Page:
Weekly Check-In #2 : Sqlite POC

Published: 06/27/2022

This week like the previous one will be dedicated to a POC that has been pending since the last GSoC. Like Pygame, the skulpt interpreter doesn't support sqlite3 library which is the decided library to be used to teach the SQL(Bases de Datos) lectures. The lectures aim to teach the basics like reading a database file, writing sql queries and fetching results.

What did I do this week?

I spent this week resolving some conflicts and upgrading a proof-of-concept PR that I had made earlier. This PR aims at serving as an example on which the SQL lectures can be based on. To sum up my work this week, I switched the code interpreter from Skulpt to Brython, so that I can use JS elements more directly and  freely. I was also shown a solution by my mentor on how to use the database elements directly without using flags or complex logic of any sort. I ended this week by modifying the ssqlite3 wrapper that I had already written from scratch. This wrapper is supposed to almost exactly mimic the original sqlite3 library with functions such as COMMIT, ROLLBACK and BEGIN TRANSACTION.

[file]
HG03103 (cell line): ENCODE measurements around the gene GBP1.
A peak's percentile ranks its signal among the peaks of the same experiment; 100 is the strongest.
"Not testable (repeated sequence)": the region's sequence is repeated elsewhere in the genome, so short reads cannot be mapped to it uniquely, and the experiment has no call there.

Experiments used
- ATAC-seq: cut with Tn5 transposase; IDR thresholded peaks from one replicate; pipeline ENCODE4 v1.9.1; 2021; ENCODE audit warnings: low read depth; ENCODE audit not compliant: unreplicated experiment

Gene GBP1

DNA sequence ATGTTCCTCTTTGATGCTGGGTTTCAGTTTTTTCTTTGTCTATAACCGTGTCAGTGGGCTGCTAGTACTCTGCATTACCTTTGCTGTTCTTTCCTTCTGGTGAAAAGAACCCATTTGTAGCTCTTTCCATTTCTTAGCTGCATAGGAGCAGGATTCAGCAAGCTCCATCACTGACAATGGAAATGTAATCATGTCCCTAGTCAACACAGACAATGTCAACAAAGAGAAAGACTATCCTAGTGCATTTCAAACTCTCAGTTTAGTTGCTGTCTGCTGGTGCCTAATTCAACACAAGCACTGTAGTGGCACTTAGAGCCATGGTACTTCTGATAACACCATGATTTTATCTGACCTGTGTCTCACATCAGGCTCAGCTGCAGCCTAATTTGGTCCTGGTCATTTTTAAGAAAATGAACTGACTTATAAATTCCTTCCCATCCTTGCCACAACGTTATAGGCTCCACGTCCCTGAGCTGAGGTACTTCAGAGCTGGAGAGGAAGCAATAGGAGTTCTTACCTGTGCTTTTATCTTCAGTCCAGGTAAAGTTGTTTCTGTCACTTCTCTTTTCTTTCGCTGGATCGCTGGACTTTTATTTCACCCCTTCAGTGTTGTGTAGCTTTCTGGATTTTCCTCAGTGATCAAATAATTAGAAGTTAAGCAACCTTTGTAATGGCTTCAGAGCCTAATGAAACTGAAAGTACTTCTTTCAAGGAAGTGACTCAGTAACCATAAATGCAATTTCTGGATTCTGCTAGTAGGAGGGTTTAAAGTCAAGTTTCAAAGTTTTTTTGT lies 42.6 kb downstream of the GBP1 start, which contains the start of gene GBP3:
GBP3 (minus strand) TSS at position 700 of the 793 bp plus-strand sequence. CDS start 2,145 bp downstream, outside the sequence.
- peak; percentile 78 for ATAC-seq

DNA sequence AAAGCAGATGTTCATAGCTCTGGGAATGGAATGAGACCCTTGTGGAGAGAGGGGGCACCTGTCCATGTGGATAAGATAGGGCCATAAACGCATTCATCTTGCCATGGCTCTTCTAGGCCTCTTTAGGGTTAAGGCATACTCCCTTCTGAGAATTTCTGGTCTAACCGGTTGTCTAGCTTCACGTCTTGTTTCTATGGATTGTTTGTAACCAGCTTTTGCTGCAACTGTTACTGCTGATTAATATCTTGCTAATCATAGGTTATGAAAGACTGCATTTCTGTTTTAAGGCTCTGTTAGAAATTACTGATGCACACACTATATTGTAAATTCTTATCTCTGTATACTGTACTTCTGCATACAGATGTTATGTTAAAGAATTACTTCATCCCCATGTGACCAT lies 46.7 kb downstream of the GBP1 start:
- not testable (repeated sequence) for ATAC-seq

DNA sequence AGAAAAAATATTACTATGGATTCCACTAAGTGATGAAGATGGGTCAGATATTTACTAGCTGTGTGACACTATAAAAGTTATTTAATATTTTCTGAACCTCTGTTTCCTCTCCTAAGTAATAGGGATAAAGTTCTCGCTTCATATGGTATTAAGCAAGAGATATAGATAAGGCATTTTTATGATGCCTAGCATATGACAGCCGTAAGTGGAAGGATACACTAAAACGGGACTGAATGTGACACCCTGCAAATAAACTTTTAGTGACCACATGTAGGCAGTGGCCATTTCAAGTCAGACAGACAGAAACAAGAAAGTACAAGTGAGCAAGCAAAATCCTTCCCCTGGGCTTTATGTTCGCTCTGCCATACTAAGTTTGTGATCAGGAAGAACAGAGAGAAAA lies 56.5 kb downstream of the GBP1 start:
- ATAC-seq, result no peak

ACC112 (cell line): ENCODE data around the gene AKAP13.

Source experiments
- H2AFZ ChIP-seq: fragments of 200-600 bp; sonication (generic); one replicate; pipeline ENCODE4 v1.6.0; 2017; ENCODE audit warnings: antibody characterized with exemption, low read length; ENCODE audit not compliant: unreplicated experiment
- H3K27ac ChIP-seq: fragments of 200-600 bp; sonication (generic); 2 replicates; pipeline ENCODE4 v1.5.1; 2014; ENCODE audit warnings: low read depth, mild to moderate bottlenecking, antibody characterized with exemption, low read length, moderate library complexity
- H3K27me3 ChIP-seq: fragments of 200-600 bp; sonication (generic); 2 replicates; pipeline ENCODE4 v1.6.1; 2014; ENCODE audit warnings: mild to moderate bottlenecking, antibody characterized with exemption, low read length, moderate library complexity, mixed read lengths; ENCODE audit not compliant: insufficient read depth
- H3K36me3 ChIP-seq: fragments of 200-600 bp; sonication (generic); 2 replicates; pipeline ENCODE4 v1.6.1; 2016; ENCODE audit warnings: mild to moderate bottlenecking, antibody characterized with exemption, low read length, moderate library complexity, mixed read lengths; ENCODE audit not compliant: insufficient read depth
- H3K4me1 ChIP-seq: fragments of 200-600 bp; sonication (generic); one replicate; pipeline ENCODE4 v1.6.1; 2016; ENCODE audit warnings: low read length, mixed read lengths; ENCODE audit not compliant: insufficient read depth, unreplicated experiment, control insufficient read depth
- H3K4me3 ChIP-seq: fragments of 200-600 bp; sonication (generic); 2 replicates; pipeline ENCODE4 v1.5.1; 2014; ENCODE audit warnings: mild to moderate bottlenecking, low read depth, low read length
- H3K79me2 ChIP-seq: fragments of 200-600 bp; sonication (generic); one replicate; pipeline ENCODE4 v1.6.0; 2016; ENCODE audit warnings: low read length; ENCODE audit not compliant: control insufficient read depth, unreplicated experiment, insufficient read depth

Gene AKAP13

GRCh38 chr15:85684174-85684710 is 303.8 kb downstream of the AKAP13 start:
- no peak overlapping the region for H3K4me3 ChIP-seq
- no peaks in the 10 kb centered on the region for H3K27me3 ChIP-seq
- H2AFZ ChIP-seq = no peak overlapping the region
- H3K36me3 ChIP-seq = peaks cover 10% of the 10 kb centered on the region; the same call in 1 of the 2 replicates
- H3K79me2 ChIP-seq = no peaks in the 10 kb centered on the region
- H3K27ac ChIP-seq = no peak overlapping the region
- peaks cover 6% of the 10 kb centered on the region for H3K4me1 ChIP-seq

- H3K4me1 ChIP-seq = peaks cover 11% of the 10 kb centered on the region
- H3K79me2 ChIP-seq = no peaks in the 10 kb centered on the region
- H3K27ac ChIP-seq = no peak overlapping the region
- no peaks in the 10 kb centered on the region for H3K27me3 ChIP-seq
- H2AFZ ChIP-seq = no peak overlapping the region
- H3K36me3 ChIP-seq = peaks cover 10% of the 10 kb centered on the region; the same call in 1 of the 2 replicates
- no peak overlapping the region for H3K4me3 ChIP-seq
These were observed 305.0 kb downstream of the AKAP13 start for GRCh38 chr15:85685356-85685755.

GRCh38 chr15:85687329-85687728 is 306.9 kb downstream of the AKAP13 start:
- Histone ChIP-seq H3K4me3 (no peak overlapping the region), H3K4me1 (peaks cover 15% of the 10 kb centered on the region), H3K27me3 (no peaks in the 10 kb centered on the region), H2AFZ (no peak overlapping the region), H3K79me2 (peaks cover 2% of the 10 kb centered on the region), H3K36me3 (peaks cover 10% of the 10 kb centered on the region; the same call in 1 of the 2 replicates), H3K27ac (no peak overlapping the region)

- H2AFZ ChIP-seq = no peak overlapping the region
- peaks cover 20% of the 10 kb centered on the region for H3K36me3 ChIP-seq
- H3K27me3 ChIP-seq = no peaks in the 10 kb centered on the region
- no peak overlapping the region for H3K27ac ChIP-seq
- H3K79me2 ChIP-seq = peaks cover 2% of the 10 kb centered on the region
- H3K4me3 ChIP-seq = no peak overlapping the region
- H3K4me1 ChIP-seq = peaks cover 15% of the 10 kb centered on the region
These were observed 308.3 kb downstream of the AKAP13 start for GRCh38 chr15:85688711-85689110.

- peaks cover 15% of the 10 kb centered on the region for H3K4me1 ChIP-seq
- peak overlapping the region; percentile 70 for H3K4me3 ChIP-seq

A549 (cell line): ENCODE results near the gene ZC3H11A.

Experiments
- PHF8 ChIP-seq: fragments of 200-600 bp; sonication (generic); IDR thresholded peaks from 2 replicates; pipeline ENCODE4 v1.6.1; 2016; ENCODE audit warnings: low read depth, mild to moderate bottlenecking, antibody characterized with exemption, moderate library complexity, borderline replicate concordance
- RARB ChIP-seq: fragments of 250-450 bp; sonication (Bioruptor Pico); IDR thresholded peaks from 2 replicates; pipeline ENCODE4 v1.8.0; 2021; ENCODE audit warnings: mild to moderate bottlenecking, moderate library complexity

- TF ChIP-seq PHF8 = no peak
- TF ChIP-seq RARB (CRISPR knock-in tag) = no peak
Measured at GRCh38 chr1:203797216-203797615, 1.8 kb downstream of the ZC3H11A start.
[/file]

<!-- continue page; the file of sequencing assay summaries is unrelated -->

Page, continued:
What is coming up next?

The wrapper is still very new has limited functionality. To teach the lectures more efficiently, more functions of the original sqlite3 library has to be added. The wrapper has sql.js at its core and thus the wrapper has to be designed keeping this fact in mind too. Up next I need to work more on the wrapper and give more sqlite3 like functionalities to it. Only than can we move forward with designing the final lectures.

Did I get stuck anywhere?'

Although most of the upgrade was not major, I had a difficult time finding out a way to implement the load database from a file functionality. 

base_datos = connect('surfers.db')

This line loads the database surfers.db to the variable base_datos. Implementing this using sql.js was troublesome for me as there is no straightforward method to load a database in sql.js. The closest one can get is to first convert the database into an array buffer and then load the array buffer. Figuring out this bit took some tinkering and surfing stack overflow 😂, but I found a solution that served our needs.